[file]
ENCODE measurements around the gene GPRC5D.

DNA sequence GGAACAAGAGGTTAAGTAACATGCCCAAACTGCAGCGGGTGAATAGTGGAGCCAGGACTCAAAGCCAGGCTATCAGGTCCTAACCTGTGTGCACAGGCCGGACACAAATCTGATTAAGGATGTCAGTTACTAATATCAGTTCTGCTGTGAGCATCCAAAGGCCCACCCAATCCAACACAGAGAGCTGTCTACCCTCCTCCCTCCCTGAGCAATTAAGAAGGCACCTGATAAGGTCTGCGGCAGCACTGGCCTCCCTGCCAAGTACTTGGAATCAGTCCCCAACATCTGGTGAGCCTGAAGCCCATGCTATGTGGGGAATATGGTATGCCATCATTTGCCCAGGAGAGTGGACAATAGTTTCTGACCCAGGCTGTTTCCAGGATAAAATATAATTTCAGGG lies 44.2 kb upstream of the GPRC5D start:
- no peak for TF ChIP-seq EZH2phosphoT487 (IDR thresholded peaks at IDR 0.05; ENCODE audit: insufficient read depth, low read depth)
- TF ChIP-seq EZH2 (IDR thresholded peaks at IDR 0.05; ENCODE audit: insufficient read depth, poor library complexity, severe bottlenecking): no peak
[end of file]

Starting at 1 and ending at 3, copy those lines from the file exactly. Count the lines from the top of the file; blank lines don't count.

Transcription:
ENCODE measurements around the gene GPRC5D.

DNA sequence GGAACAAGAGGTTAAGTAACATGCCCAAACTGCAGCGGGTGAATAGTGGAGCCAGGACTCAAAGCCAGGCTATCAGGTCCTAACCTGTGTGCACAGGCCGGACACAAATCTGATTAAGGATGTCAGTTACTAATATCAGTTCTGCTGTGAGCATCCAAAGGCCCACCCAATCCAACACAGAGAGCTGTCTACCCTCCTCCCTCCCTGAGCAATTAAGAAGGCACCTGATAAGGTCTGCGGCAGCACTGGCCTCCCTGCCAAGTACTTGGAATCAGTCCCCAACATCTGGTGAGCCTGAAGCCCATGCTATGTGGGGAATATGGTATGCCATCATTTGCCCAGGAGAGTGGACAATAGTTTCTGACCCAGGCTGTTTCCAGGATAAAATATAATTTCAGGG lies 44.2 kb upstream of the GPRC5D start:
- no peak for TF ChIP-seq EZH2phosphoT487 (IDR thresholded peaks at IDR 0.05; ENCODE audit: insufficient read depth, low read depth)